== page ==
A: This kind of thing happens all the time: writer does job, submits invoice, waits for check, check never shows up, writer buys carton of eggs, Googles editor’s home address and, well, you can guess what happens next.
There are several things that can slow down or even stop your payment from ever being processed. Sometimes it can be a slip-up on the editor’s side. Other times the writer misses a step in the process or has misinformed expectations of when the payment will be delivered. So to make sure you receive your payment in a timely fashion, it’s important that you understand the contract and keep things clean on your end.
First, be sure that you submit a correct and thoroughly filled out invoice—including name, date, mailing information, social security number/business tax ID, title of project/article and the amount charged. When sending the invoice (typically via e-mail), copy yourself (put your e-mail address in the CC spot). This way you have a record of when it was sent and whom it was sent to.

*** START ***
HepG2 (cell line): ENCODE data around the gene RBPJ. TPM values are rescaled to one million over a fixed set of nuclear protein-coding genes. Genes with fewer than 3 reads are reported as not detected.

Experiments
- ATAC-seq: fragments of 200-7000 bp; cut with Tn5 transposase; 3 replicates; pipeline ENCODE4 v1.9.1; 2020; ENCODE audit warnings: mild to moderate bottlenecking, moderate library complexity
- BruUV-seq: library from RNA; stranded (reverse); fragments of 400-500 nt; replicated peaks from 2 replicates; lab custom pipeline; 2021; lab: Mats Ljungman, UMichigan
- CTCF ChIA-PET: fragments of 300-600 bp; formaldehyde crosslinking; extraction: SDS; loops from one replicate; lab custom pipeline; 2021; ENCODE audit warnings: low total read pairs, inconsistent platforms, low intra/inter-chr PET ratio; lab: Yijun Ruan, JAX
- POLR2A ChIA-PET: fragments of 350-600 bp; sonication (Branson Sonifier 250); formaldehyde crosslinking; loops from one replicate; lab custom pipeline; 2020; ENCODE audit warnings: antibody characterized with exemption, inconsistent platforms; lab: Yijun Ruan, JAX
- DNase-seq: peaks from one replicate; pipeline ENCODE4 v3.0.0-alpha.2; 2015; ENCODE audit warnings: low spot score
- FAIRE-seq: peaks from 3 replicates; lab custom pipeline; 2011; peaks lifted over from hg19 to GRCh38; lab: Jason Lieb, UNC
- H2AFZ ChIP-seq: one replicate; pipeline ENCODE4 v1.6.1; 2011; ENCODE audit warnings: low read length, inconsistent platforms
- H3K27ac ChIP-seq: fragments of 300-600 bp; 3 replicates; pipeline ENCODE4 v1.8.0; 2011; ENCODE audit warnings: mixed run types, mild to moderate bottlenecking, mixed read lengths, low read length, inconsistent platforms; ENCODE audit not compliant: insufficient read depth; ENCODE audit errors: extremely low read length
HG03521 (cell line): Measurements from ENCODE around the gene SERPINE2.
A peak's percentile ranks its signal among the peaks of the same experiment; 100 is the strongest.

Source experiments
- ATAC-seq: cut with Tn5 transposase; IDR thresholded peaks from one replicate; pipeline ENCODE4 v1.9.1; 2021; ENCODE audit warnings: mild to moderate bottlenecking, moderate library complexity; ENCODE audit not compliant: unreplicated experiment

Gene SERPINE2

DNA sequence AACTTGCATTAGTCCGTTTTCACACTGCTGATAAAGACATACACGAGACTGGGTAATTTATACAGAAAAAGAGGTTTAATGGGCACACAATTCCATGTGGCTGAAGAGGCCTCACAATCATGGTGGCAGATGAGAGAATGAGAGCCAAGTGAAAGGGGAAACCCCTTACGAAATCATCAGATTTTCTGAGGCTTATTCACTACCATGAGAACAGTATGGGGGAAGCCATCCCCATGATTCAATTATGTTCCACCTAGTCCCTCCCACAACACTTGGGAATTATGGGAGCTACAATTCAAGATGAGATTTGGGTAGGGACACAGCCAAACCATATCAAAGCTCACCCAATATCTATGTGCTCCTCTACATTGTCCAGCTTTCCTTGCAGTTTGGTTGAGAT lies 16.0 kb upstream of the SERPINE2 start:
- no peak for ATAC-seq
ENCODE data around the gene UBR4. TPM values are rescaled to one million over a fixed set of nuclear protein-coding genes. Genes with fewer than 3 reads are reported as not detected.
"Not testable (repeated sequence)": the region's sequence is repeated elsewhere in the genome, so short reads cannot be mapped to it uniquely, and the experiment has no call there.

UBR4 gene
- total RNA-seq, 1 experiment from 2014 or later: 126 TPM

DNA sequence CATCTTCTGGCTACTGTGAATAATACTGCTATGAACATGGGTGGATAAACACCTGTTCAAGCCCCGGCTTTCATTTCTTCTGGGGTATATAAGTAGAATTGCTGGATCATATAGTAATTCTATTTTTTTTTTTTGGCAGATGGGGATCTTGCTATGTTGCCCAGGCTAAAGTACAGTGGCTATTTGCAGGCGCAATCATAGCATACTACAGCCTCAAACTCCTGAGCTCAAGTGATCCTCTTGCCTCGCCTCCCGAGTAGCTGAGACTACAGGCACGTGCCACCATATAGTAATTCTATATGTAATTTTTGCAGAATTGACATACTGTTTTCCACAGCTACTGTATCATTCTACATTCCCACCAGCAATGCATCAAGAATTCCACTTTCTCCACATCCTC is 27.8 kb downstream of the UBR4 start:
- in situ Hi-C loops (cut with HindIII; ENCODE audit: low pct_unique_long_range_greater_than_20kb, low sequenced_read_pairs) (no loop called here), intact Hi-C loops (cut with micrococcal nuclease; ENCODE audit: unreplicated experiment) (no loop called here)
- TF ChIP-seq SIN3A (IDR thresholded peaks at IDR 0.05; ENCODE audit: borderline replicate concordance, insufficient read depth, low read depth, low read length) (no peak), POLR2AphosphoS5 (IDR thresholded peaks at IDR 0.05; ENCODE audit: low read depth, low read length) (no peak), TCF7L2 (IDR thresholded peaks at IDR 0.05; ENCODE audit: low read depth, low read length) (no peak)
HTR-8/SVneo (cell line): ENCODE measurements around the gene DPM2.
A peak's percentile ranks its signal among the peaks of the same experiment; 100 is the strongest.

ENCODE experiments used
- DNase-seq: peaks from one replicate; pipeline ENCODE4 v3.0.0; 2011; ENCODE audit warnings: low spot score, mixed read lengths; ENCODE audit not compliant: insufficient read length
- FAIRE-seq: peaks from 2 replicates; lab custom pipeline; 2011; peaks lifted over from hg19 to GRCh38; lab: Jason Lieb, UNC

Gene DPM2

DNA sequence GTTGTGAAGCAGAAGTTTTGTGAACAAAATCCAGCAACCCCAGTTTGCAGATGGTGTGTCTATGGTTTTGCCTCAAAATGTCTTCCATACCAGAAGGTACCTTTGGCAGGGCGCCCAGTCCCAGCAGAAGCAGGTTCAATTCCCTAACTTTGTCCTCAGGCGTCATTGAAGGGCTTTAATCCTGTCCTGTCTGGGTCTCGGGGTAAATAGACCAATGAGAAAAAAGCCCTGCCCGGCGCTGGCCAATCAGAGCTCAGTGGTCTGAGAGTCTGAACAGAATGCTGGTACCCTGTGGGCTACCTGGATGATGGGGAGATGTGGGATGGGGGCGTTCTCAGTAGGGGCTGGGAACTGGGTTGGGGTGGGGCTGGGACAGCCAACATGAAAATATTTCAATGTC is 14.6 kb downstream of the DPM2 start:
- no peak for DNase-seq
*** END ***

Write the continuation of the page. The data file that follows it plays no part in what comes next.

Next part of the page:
Also, it’s important for you to remember that editors don’t fully control the purse strings for publishing companies, and accounting cuts all the checks. All accounting departments work a little differently—some pay 30 days from the day the invoice is submitted, some pay 60 days from the publication date of your piece. Before contacting anyone, examine your contract so you are clear on when you should get paid. Once you’ve established that date, add two weeks before contacting the editor to look for the payment. (The two-week buffer is in case the editor took a couple days to pass it along to accounting and for mailing-time.)
If you follow all these steps, you’ll save yourself time, energy and headaches down the road. Plus you’ll save that poor carton of eggs.
Brian A. Klems is the online managing editor of Writer’s Digest magazine.
Have a question for me? Feel free to post it in the comments section below or e-mail me at WritersDig@fwpubs.com with “Q&Q” in the subject line. Come back each Tuesday as I try to give you more insight into the writing life.